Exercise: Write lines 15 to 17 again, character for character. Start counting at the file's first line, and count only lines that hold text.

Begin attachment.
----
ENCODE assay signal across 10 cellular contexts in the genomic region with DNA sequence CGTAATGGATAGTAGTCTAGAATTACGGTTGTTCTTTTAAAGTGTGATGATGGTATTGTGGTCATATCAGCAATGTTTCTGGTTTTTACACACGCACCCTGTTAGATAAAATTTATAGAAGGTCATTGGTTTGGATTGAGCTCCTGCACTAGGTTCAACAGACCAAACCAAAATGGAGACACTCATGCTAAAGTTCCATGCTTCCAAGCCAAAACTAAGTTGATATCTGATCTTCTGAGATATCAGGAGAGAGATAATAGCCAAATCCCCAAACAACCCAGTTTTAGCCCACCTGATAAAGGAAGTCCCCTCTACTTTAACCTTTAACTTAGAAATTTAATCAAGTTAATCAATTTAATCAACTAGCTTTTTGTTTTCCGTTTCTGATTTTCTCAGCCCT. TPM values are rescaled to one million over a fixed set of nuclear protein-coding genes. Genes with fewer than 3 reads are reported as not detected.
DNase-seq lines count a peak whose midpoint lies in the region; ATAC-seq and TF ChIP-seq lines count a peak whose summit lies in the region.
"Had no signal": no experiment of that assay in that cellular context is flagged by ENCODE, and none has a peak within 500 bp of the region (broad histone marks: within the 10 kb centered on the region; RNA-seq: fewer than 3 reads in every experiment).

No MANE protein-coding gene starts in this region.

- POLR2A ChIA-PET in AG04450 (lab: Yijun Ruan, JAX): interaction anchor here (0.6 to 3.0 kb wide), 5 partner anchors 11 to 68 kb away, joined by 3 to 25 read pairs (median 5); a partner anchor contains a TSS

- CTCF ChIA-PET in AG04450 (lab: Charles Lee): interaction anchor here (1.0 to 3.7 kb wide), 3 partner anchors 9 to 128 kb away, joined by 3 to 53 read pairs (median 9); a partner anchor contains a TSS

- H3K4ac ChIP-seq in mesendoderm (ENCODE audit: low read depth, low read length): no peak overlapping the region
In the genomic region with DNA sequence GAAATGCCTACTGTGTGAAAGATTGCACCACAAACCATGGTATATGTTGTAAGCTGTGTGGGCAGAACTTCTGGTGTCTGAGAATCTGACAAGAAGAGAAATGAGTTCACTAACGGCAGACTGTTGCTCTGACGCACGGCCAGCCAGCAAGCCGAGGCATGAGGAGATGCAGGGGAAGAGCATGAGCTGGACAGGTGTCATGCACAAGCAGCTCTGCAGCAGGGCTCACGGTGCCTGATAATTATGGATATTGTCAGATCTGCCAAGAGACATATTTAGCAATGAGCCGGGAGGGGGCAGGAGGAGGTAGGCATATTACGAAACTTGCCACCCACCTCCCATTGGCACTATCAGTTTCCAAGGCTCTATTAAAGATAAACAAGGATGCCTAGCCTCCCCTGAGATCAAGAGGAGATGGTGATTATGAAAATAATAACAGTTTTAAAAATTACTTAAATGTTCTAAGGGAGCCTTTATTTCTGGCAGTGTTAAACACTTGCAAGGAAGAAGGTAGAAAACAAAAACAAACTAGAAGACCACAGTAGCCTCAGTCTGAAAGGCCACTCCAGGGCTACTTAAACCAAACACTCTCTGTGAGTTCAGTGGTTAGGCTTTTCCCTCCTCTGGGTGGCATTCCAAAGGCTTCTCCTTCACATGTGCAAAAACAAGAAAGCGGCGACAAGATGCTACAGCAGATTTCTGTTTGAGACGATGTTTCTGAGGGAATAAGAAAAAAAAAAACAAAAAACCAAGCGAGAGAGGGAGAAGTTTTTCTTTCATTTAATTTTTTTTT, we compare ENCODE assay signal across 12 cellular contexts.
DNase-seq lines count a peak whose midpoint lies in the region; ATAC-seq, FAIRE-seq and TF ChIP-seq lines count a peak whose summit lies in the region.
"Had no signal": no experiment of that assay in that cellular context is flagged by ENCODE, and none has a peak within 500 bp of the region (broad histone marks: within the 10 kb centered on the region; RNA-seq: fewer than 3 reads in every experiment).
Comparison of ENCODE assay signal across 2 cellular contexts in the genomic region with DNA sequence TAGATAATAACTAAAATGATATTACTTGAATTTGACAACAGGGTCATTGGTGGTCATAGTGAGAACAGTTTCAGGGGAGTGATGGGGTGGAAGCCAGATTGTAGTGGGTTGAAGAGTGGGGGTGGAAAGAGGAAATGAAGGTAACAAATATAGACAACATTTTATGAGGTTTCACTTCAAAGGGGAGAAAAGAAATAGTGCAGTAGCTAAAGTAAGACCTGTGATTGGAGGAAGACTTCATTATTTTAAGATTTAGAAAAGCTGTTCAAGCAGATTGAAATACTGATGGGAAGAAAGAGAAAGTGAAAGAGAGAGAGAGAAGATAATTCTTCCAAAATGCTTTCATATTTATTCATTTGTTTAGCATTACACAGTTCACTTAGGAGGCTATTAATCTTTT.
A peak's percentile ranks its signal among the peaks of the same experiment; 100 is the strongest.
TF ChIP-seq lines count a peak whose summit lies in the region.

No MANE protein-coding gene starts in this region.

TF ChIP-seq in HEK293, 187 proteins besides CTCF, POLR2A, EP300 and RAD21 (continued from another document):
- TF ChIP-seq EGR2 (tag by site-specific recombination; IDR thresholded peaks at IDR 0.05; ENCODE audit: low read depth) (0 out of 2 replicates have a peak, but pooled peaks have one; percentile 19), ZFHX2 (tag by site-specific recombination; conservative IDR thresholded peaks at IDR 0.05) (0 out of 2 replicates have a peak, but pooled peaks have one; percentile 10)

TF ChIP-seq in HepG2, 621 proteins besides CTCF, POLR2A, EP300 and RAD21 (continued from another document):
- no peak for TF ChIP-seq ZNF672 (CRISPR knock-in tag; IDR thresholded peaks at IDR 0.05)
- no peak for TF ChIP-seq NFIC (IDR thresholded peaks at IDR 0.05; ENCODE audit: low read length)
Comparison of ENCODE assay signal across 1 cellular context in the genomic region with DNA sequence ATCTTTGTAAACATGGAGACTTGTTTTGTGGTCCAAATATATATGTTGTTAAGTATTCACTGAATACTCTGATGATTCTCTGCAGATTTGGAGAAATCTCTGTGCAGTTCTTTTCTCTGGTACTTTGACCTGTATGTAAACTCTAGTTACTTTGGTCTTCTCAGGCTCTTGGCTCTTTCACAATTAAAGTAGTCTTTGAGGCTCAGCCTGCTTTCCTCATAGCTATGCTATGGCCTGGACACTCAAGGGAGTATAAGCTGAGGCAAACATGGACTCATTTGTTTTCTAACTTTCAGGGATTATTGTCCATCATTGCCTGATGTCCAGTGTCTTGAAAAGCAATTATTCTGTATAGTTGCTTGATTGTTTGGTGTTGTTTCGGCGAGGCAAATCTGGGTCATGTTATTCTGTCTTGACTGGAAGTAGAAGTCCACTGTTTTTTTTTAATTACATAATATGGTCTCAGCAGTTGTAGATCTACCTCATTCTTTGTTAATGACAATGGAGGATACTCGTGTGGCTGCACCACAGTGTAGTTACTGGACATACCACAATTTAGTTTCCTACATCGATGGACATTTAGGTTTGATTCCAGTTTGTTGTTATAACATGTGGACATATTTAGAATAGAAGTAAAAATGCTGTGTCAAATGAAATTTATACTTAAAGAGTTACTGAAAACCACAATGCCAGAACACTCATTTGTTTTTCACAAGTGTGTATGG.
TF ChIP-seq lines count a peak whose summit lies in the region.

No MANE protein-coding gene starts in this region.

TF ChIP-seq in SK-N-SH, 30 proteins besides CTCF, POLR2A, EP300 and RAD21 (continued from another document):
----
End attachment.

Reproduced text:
TF ChIP-seq in HEK293, 187 proteins besides CTCF, POLR2A, EP300 and RAD21 (continued from another document):
- TF ChIP-seq EGR2 (tag by site-specific recombination; IDR thresholded peaks at IDR 0.05; ENCODE audit: low read depth) (0 out of 2 replicates have a peak, but pooled peaks have one; percentile 19), ZFHX2 (tag by site-specific recombination; conservative IDR thresholded peaks at IDR 0.05) (0 out of 2 replicates have a peak, but pooled peaks have one; percentile 10)

TF ChIP-seq in HepG2, 621 proteins besides CTCF, POLR2A, EP300 and RAD21 (continued from another document):